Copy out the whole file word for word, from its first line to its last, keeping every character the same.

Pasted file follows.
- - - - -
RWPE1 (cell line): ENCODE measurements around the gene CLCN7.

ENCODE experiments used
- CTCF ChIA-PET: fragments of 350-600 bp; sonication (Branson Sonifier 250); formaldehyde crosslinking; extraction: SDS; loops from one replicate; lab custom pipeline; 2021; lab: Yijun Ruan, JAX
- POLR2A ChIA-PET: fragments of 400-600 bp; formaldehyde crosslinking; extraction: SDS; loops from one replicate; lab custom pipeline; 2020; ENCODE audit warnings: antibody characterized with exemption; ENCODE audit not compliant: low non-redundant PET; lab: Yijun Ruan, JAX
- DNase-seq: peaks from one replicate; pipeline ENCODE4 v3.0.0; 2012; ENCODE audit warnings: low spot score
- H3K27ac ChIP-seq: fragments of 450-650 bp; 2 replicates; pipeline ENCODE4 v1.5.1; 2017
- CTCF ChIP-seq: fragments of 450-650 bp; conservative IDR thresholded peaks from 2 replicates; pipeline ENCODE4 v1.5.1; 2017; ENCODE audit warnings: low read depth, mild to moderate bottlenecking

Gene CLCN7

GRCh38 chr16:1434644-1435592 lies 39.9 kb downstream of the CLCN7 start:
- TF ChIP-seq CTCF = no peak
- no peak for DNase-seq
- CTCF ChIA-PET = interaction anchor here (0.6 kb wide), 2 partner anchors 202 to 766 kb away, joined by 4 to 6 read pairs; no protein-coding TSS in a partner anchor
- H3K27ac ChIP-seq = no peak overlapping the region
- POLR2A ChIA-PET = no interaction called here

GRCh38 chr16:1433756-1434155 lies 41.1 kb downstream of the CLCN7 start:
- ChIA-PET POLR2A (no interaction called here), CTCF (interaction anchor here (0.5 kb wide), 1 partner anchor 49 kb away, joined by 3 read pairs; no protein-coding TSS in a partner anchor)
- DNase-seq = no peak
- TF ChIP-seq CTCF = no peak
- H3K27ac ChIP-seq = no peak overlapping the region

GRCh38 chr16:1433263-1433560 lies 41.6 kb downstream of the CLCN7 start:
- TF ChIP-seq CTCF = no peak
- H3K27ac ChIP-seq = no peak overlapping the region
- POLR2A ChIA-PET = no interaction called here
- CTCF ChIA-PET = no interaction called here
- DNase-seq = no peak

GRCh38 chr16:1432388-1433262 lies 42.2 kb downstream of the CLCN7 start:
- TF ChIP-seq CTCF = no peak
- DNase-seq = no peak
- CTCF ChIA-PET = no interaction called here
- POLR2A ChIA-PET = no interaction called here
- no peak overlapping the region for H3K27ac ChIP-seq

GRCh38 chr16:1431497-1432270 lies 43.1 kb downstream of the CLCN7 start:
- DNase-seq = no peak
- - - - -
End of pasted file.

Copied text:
RWPE1 (cell line): ENCODE measurements around the gene CLCN7.

ENCODE experiments used
- CTCF ChIA-PET: fragments of 350-600 bp; sonication (Branson Sonifier 250); formaldehyde crosslinking; extraction: SDS; loops from one replicate; lab custom pipeline; 2021; lab: Yijun Ruan, JAX
- POLR2A ChIA-PET: fragments of 400-600 bp; formaldehyde crosslinking; extraction: SDS; loops from one replicate; lab custom pipeline; 2020; ENCODE audit warnings: antibody characterized with exemption; ENCODE audit not compliant: low non-redundant PET; lab: Yijun Ruan, JAX
- DNase-seq: peaks from one replicate; pipeline ENCODE4 v3.0.0; 2012; ENCODE audit warnings: low spot score
- H3K27ac ChIP-seq: fragments of 450-650 bp; 2 replicates; pipeline ENCODE4 v1.5.1; 2017
- CTCF ChIP-seq: fragments of 450-650 bp; conservative IDR thresholded peaks from 2 replicates; pipeline ENCODE4 v1.5.1; 2017; ENCODE audit warnings: low read depth, mild to moderate bottlenecking

Gene CLCN7

GRCh38 chr16:1434644-1435592 lies 39.9 kb downstream of the CLCN7 start:
- TF ChIP-seq CTCF = no peak
- no peak for DNase-seq
- CTCF ChIA-PET = interaction anchor here (0.6 kb wide), 2 partner anchors 202 to 766 kb away, joined by 4 to 6 read pairs; no protein-coding TSS in a partner anchor
- H3K27ac ChIP-seq = no peak overlapping the region
- POLR2A ChIA-PET = no interaction called here

GRCh38 chr16:1433756-1434155 lies 41.1 kb downstream of the CLCN7 start:
- ChIA-PET POLR2A (no interaction called here), CTCF (interaction anchor here (0.5 kb wide), 1 partner anchor 49 kb away, joined by 3 read pairs; no protein-coding TSS in a partner anchor)
- DNase-seq = no peak
- TF ChIP-seq CTCF = no peak
- H3K27ac ChIP-seq = no peak overlapping the region

GRCh38 chr16:1433263-1433560 lies 41.6 kb downstream of the CLCN7 start:
- TF ChIP-seq CTCF = no peak
- H3K27ac ChIP-seq = no peak overlapping the region
- POLR2A ChIA-PET = no interaction called here
- CTCF ChIA-PET = no interaction called here
- DNase-seq = no peak

GRCh38 chr16:1432388-1433262 lies 42.2 kb downstream of the CLCN7 start:
- TF ChIP-seq CTCF = no peak
- DNase-seq = no peak
- CTCF ChIA-PET = no interaction called here
- POLR2A ChIA-PET = no interaction called here
- no peak overlapping the region for H3K27ac ChIP-seq

GRCh38 chr16:1431497-1432270 lies 43.1 kb downstream of the CLCN7 start:
- DNase-seq = no peak